﻿ Homework 3

## Homework 3

### Output Requirements

Output the radius, diameter, circumference, and area of a circle. Each value is to be displayed on a separate line and labeled and formatted as illustrated below.

### Process Requirements

Calculate the diameter (2r), the circumference (2πr), and the area (πr2) of the corresponding circle. You may assume that the user will enter a positive value for the radius.

### Miscellaneous Requirements

#### Instructions

Your program should display the instructions for using the program as illustrated in the sample run shown above.

#### Store π as a Constant

Define π as a named double constant (PI) with a value of 3.14159265358979. To declare a constant, insert the keyword "const" in front of the variable declaration and initialize the value of the constant:

const double PI = 3.14159265358979;

Typically, constants are declared before the main function (while variables are declared within the main function.) The value assigned to a constant can never be changed; that is why it is said to be constant. By common convention, constant identifiers are all upper-case.

#### Format the Numeric Output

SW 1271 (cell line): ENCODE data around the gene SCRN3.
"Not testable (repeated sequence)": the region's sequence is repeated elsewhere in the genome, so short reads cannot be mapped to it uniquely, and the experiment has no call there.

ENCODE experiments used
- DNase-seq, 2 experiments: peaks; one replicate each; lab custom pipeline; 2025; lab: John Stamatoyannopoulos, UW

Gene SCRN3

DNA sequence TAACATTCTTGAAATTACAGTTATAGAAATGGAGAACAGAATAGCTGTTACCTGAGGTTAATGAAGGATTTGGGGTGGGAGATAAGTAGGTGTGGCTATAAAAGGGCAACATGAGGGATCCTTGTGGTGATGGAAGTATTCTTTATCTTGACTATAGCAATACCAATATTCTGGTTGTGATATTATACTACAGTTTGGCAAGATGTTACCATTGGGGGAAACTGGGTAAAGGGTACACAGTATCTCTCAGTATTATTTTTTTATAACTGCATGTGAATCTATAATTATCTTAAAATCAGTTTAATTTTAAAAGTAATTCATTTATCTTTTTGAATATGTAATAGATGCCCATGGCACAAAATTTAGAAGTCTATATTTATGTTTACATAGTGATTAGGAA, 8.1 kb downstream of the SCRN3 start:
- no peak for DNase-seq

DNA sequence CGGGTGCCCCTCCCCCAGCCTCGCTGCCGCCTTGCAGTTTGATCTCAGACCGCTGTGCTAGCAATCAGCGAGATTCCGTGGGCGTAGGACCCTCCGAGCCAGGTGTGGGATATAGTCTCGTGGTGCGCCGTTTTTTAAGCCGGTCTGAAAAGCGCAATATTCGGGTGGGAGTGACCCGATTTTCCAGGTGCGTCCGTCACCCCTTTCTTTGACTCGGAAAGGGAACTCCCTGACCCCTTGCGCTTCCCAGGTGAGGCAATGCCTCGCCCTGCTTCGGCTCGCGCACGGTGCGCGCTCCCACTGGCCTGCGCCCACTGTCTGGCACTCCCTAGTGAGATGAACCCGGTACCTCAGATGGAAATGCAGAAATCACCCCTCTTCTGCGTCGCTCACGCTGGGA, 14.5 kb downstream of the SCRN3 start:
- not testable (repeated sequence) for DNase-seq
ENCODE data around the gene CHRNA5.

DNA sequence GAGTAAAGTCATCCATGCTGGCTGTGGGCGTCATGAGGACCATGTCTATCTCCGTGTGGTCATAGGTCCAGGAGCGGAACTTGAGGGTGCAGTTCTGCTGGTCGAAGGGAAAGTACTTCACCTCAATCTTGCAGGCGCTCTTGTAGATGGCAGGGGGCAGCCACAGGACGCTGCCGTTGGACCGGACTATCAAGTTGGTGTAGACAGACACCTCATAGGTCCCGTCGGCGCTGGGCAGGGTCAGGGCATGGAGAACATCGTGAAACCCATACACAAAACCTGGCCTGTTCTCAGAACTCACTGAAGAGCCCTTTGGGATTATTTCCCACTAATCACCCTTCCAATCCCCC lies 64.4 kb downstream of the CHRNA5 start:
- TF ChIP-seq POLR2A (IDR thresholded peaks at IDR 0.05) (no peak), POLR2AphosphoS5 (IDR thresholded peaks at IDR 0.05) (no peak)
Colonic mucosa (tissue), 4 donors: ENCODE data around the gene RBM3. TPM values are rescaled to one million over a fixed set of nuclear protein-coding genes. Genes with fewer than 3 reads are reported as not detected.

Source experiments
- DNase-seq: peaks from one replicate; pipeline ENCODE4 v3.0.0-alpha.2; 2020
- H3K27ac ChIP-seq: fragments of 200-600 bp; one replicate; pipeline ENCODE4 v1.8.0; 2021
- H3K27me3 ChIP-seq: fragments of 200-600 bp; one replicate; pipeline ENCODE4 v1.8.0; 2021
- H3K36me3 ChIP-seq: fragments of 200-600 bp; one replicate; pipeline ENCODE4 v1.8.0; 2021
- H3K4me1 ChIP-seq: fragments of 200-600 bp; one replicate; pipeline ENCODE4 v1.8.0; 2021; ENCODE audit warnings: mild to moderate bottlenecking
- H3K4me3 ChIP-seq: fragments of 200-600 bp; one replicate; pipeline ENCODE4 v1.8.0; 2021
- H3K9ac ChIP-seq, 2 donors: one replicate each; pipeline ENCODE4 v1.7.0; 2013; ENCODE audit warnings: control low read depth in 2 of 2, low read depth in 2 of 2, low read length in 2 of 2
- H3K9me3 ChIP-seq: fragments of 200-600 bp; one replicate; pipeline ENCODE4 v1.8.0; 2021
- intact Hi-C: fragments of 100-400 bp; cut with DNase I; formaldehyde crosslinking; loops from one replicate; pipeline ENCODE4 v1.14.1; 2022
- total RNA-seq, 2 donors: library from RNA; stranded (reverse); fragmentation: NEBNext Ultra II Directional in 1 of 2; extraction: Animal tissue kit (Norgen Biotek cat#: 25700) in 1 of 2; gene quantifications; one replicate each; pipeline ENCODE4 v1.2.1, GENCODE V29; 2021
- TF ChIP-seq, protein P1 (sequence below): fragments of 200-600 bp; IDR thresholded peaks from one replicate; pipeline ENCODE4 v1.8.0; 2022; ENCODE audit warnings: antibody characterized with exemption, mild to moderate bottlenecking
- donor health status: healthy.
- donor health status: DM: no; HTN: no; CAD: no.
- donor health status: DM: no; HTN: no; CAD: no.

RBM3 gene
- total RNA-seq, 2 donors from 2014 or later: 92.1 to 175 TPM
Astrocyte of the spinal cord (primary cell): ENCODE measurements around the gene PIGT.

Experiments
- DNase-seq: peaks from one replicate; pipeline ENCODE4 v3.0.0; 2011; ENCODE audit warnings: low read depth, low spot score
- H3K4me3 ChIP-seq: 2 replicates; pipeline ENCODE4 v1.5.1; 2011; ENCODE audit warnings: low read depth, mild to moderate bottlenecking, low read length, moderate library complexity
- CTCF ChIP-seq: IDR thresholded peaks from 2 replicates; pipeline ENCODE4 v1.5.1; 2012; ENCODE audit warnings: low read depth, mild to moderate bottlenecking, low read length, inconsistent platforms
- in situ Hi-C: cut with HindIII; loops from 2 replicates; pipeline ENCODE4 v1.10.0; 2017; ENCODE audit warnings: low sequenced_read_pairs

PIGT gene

The numeric output is to be displayed in a fixed point format to 5 decimal places. This can be done using the manipulators fixed and setprecision. To use these manipulators you must include the iomanip class:

#include <iomanip>

The fixed manipulator tells the output stream to format decimal numbers using a fixed point format. The setprecision manipulator tells the output stream to use the specified number of decimal places. For example, the following line will cause the standard output stream to display decimal values using a fixed point format to five decimal places:

cout << fixed << setprecision(5);

This line of code should be the first line of code in the output section of your program. Both of these manipulators are persistent in that their effects are permanent until it is changed by another manipulator. (This is not true for all manipulators, as you'll see.)

The setw manipulator is used to specify the field width to be used for the next item inserted into the output stream. For example, the statement

cout << setw(10)<< varId;

specifies that the value of varId is to be padded to a width of exactly 10 characters by adding additional space characters as needed. The value is first converted to a text representation. Then space characters are added to the beginning of the string until there are exactly 10 characters in the string. Finally, the padded string is inserted into the output stream.

Since the space characters are added to the beginning of the string, the resulting output is said to be right-justified. That is, the item will be as far to the right as possible within the specified 10-character string.

Unlike the fixed and setprecision manipulators, the setw manipulator is not persistent. It applies only to the next item inserted into the stream.

#### Exponentiation

There is no exponentiation operator in C++. Consequently, there is no way to write r2. You'll have to use the definition of the square and multiply r by itself.

Save your program file as "Hmwk03.cpp" and send it to me as an email attachment.